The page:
There is no dark side of the Moon. But there are dark spots on it – specifically at the bottom of craters that are never reached by any sunlight no matter where the Moon is facing.
These areas have intrigued scientists for decades, in no small part because lack of sunlight means a lower temperature, allowing frozen materials to stay frozen. In other words, there may be water in them thar craters. And water will be the lifeblood of any future permanent crewed lunar mission.
Unfortunately, lack of sunlight also means it's challenging to see what's at the bottom of those craters.
The closest scientists have come was when LCROSS, a NASA moon mission, fired a projectile into the crater Cabeus and analyzed the resultant dust cloud, which contained a relatively high amount of water.
But so far, no one has been able to image what water is in those craters directly.
That is not to say the craters are illuminated at all. Even when they are not in direct sunlight, reflected sunlight, some of which might have bounced off nearby hills, is still channeled into the crater.
But any images captured using that reflected light are too "noisy" to make out any detailed features.
Enter a new technique developed by scientists at the Max Planck Institute for Solar System Research (MPS) in Germany.
They used an AI algorithm called the Hyper-effective nOise Removal U-net Software (HORUS). HORUS's primary goal is to "clean up" the noisy images of the bottom of unlit craters collected by other spacecraft, such as the Lunar Reconnaissance Orbiter (LRO).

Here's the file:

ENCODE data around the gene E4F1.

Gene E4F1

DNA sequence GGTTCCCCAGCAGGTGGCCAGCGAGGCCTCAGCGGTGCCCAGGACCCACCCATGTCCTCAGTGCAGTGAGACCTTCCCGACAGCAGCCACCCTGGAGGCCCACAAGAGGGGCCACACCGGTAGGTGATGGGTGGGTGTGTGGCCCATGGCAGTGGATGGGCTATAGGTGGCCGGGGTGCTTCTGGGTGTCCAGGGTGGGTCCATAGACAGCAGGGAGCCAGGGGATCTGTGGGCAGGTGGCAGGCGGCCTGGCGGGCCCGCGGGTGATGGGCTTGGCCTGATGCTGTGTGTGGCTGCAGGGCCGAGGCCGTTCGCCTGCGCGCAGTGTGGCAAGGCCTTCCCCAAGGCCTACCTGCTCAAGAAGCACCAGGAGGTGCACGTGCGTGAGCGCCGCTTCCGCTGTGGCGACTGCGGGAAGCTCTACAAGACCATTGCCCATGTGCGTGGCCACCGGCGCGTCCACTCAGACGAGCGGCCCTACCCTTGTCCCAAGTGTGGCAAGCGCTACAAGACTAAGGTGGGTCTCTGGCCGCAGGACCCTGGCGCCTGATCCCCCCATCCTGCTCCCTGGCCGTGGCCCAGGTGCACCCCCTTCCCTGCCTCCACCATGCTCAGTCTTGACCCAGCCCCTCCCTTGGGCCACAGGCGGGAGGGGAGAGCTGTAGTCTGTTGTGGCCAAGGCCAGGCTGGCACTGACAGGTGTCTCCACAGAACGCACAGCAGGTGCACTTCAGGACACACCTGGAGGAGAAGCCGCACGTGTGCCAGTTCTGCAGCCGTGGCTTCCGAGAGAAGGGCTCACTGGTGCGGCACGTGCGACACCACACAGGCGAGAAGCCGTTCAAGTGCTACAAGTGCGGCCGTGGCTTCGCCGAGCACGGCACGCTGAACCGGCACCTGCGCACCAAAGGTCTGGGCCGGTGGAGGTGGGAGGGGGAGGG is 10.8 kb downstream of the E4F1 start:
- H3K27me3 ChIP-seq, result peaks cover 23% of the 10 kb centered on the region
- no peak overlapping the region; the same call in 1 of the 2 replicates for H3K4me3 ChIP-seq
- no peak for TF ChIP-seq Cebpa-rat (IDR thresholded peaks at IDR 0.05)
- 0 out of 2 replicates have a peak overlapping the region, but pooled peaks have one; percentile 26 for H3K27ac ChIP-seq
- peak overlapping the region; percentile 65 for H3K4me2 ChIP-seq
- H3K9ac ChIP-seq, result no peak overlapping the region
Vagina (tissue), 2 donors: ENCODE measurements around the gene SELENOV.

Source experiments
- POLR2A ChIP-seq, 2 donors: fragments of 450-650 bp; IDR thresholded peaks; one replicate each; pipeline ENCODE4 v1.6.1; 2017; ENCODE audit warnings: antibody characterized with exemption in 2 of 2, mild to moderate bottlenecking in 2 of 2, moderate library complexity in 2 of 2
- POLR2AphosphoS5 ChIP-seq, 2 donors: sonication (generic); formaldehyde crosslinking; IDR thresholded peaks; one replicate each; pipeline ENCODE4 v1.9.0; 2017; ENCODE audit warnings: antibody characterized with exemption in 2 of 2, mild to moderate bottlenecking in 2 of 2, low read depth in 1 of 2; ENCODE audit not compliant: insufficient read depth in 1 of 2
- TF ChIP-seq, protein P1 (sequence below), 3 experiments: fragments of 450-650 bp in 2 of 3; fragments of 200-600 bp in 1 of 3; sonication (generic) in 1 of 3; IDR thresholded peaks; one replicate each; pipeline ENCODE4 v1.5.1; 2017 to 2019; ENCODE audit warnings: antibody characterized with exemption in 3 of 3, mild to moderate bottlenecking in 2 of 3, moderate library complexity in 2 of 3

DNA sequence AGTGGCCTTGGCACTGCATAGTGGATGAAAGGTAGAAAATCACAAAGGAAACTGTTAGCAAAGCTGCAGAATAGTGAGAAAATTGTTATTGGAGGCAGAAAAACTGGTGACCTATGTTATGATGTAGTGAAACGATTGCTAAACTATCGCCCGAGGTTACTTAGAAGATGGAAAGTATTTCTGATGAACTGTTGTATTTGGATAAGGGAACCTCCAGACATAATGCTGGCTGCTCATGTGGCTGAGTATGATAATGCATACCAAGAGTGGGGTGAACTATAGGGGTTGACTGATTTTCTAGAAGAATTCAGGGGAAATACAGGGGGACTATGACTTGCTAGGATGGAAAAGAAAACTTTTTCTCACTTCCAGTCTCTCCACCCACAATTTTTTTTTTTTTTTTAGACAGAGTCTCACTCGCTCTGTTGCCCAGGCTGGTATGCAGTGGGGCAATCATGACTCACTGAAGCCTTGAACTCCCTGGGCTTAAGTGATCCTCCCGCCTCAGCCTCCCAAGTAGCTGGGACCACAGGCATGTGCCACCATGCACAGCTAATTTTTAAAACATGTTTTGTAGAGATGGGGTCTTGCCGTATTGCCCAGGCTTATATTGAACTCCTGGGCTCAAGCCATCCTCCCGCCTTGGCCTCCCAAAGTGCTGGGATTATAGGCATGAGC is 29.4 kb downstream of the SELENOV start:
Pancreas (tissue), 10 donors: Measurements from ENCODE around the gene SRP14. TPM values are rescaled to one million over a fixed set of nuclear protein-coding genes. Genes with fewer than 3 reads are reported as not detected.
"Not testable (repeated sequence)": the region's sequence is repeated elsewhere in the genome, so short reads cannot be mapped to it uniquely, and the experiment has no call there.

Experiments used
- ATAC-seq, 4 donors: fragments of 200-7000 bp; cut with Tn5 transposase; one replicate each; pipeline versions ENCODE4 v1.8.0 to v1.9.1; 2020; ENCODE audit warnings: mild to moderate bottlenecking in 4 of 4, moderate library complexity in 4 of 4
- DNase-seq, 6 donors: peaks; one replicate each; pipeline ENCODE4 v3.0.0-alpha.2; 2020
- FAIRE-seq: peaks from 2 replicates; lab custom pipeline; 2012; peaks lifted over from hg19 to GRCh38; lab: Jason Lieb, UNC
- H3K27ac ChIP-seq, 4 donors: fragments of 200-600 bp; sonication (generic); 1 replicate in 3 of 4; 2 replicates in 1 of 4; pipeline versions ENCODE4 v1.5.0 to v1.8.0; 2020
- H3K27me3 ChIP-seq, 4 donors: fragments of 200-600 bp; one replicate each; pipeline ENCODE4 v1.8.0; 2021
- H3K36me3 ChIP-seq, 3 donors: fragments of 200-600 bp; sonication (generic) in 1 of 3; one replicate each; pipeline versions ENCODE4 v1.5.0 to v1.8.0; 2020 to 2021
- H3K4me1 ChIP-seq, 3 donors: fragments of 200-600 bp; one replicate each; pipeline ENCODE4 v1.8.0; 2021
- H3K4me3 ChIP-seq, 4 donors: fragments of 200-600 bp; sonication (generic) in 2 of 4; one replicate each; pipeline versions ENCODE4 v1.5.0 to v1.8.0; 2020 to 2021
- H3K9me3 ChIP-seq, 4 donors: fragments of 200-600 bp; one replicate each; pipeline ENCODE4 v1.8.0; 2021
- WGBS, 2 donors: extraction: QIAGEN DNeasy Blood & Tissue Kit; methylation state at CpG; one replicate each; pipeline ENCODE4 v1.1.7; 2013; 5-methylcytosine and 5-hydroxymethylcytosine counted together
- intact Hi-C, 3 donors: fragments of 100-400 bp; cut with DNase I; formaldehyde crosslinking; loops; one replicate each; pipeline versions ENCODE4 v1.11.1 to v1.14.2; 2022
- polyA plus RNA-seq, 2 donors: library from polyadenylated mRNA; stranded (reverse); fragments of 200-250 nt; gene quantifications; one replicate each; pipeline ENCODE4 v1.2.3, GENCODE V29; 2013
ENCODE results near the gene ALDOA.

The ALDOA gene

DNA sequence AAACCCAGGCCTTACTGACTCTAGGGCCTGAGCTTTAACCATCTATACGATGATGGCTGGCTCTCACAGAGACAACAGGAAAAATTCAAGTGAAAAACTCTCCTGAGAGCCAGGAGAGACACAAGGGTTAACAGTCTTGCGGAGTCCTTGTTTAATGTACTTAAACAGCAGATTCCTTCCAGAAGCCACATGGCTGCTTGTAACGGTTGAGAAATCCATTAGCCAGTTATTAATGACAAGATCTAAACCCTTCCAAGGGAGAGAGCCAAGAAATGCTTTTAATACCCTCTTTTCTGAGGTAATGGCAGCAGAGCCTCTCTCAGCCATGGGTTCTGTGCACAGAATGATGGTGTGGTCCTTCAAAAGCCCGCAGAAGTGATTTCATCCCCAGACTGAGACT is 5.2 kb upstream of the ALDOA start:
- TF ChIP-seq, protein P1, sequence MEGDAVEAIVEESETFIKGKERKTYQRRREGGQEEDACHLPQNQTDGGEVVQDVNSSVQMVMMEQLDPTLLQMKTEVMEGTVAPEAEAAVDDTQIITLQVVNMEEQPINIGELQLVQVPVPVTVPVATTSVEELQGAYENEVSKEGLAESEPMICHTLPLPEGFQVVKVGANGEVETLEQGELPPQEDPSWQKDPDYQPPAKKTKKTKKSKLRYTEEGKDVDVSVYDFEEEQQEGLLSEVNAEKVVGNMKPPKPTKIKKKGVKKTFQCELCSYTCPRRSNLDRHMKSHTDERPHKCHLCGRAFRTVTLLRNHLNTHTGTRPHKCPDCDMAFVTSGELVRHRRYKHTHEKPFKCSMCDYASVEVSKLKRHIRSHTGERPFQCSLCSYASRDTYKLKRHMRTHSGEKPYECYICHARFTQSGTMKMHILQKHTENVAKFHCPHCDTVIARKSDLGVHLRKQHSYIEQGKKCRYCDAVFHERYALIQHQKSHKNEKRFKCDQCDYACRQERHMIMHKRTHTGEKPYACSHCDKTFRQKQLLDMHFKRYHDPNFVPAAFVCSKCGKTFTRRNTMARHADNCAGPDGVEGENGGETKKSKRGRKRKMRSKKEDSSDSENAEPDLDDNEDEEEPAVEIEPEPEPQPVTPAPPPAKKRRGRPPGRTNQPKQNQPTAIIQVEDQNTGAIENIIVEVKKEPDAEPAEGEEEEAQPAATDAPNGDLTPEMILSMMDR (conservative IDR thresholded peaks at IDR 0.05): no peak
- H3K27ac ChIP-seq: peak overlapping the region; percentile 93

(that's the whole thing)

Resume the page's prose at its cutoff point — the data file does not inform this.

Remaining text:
Above: An as-yet-unnamed crater. The left image shows a picture taken by the LRO. Its interior is almost not visible. The right image shows the same image after it was processed with HORUS. (Left: NASA/LROC/GSFC/ASU; Right: MPS/University of Oxford/NASA Ames Research Center/FDL/SETI Institute)
In addition to removing noise, the software must also correct for other factors, such as the movement of LRO itself.
Despite such difficulties, the researchers used 70,000 images from LRO to calibrate the software, which was then unleashed upon 17 different permanently dark regions at the lunar south pole.
The largest area studied was 54 sq km (20 sq mi), while the smallest was a mere 0.18 sq km.
With the new software, the image of the bottom of the crater is improved significantly. Unfortunately, the photos don't show any direct evidence of water, such as bright patches that would indicate ice.
However, any crewed mission that wants to look for water in or under the regolith of these craters will first need to know what terrain it is entering.
Above: Some of the craters at the lunar south pole that were part of the study. (MPS/University of Oxford/NASA Ames Research Center/FDL/SETI Institute)
Defining such terrain is where HORUS shines – the researchers could make out geological features a few meters across, which could be potentially hazardous to a lander or rover.
This was the first step toward exploring these previously invisible parts of the Moon. With luck, someday, humans will be able to explore these areas safely, and with even more luck, they might find a source of an essential ingredient of all Earth-bound life.